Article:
WIDE DYNAMIC RANGE CAMERA ~ 3 FIELD OF THE INVENTION
The p~esent invention relates to video imagery and more particularly to apparatus and techniques for providing enhanced video images.
BACKGROUND OF THE INVENTION
Various types of video image enhancement apparatus and techniques have been proposed. Automatic Gain Control (AGC) techniques have been employed, inter alia, in video signals for reducing the dynamic range of the video signal by subtraction of its DC level. Such a technique is described in U.S. Patent 4,719,35~, wherein linear AGC is applied to the video image on a pixel by pixel basis. This technique is applicable only to a solid area which is delimited by a line parallel to the scan direction.
Generally speaking, AGC is employed in video processing only on a frame by frame basis.
- S~MMARY OF ~E I.~VENTION ~ 3 ~ ~ ~ 7 ~
The present invention seeks to provide improved video image enhancemen~ apparatus which overcomes limitations of the prior art apparatus and techniques discussed above.
5There is thus provided in accordance with a preferred embodiment of the present invention, video imaging apparatus - including apparatus for providing a plurality of video images of a scene at different exposure levels and apparatus for processing the plurality of video images to produce a combined video image 10including image information from the plural:Lty of video images and including enhanced detail at local areas therein.
Further in accordance with a preferred embodiment of the invention, the apparatus for processing the plurality of video images comprises apparatus for locally enhancing the 15dynamic range of portions of the combined video image.
Additionally in accordance wi~h a preferred embodiment of the invention, the apparatus for processing the plurality oP
video images comprises apparatus for preserving edge indicating information in the combined video image.
20Further in accordance with an embodiment of the invention, the apparatus ~or processing the plurality of video images comprises apparatus for applying neighborhood ~ransforms to the plurality of video images.
Additionally in accordance with a preferred embodiment 25o~ the present invention, there is provided video image enhancement apparatus comprising apparatus Por providing a plurality of video images of a scene at difPerent exposure levels 131897~
and apparatus for processiny the plurality of vidao images to produce a combined video image including image information from the plurality of video images and includlng enhanced detail at local areas therein.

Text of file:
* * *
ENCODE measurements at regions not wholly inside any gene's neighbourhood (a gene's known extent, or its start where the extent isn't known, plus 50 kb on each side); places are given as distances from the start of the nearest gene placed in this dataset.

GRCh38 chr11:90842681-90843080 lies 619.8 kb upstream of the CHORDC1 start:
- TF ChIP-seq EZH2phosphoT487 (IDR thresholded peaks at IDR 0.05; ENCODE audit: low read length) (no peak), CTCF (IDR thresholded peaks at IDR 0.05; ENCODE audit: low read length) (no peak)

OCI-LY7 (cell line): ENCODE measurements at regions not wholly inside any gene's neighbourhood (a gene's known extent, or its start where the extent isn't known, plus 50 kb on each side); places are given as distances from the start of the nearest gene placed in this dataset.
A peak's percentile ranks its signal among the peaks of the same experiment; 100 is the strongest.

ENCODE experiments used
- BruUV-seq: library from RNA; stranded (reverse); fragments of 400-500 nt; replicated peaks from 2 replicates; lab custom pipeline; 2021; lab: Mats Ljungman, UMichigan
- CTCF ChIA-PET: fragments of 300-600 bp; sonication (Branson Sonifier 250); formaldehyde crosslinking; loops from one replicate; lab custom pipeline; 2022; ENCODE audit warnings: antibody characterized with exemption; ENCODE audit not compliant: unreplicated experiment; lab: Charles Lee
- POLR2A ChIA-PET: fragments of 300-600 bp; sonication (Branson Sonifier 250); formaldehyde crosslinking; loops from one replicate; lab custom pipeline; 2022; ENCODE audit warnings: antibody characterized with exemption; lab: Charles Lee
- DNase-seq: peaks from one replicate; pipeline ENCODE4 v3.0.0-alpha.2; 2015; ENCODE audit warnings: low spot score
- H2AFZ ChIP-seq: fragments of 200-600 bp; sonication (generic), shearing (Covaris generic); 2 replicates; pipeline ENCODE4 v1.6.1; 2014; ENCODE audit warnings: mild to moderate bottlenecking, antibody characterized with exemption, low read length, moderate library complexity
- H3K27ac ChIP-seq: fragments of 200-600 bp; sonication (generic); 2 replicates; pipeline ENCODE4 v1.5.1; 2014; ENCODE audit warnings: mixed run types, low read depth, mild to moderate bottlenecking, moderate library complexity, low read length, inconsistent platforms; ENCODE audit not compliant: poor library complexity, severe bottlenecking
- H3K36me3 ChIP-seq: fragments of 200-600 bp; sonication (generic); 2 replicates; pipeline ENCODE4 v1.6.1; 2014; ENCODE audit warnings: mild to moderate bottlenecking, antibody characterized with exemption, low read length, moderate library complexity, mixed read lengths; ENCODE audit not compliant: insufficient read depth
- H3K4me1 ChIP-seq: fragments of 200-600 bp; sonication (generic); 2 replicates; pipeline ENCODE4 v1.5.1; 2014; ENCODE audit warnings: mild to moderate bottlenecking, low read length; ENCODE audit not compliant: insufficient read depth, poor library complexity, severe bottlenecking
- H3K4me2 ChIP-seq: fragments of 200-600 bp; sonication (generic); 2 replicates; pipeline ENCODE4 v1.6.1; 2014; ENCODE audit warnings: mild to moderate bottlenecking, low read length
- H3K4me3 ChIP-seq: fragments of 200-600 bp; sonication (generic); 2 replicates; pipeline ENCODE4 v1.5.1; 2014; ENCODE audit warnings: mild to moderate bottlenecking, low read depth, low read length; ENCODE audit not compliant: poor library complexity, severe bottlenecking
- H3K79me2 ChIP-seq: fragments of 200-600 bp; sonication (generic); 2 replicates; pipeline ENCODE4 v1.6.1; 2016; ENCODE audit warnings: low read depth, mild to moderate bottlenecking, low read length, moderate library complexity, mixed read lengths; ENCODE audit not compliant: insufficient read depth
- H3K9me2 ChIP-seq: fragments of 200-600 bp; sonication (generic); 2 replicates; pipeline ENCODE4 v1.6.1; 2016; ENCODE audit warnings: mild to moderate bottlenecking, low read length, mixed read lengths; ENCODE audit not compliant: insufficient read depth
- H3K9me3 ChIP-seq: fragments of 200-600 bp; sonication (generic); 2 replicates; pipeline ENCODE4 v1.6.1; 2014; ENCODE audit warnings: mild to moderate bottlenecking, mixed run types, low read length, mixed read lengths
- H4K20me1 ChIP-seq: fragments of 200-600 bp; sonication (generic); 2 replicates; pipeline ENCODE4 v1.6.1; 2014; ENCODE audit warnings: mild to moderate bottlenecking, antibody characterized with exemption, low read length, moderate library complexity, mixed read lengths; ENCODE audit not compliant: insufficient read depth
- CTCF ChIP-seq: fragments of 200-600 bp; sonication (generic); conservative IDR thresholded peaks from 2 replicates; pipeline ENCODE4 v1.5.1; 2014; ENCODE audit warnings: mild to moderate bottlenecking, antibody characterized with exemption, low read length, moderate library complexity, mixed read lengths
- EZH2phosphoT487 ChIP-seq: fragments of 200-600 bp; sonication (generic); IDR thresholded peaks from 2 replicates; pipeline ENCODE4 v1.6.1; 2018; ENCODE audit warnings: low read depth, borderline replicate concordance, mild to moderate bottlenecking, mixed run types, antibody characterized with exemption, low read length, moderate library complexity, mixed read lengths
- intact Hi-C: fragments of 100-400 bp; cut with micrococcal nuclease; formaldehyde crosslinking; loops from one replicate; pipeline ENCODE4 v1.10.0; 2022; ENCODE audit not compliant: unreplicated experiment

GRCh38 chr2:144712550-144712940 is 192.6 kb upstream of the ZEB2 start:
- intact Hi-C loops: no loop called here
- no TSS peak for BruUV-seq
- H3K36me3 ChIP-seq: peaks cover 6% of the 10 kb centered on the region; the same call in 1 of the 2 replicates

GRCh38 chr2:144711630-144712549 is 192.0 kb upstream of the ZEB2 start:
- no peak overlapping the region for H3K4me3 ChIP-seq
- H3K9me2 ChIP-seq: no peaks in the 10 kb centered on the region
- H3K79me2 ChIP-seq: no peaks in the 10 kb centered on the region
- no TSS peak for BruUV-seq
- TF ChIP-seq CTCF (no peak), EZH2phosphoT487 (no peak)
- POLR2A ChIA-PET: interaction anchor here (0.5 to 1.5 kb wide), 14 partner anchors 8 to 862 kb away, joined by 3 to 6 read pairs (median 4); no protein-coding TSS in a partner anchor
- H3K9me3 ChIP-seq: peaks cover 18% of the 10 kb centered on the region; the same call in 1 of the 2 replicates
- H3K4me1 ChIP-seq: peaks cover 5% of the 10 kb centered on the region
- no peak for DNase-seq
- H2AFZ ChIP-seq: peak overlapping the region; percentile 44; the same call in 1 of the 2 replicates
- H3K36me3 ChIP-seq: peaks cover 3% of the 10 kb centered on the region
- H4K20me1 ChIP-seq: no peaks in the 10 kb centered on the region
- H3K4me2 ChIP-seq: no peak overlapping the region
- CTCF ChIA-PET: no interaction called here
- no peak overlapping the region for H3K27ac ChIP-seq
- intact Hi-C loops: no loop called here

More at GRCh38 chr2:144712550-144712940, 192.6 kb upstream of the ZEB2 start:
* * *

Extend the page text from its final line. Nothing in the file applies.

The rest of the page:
Additionally, in accordance with a preferred embodiment of the invention, apparatus for processing may also include image enhancement apparatus such as histogram equalization apparatus.
According ko a broad aspect of the invention ~here is provided wide dynamic range video imaging apparatus comprising:
sensor means for providing a plurality of video images of a scene at different exposure levels; and means for processing the plurality of video images to produce a combined video image including image information from the plurality of video images by applying neighborhood transforms to the plurality of video images.
According to another broad aspect of the invention there is provided wide dynamic range video imaging apparatus comprising:
means for receiving a plurality of video images of a scene at different exposure levels; and means for processing the plurality of video images to produce a combined video image including image information from the plurality of video images by applying neighborhood transforms to the plurality of video images.
Accordlng to another broad aspect of the invention there is provided wida dynamic range video imaging apparatus comprising:
sensor means for providing a plurality of video images of a scene at clifferent exposure levels; and means for p.rocessing said plurality of video images to produee a combined video image including lmage information from the plurality of video images by applyiny neighborhoocl transfor~s to the plurality of video images, said means comprising means for locally selecting the opera-ting le~els of the dynamic range of the combined video image within the dynamic range of the sensor means, whereby the resulting video image includes image information from the plurality of video images with enhanced information content at local areas therein.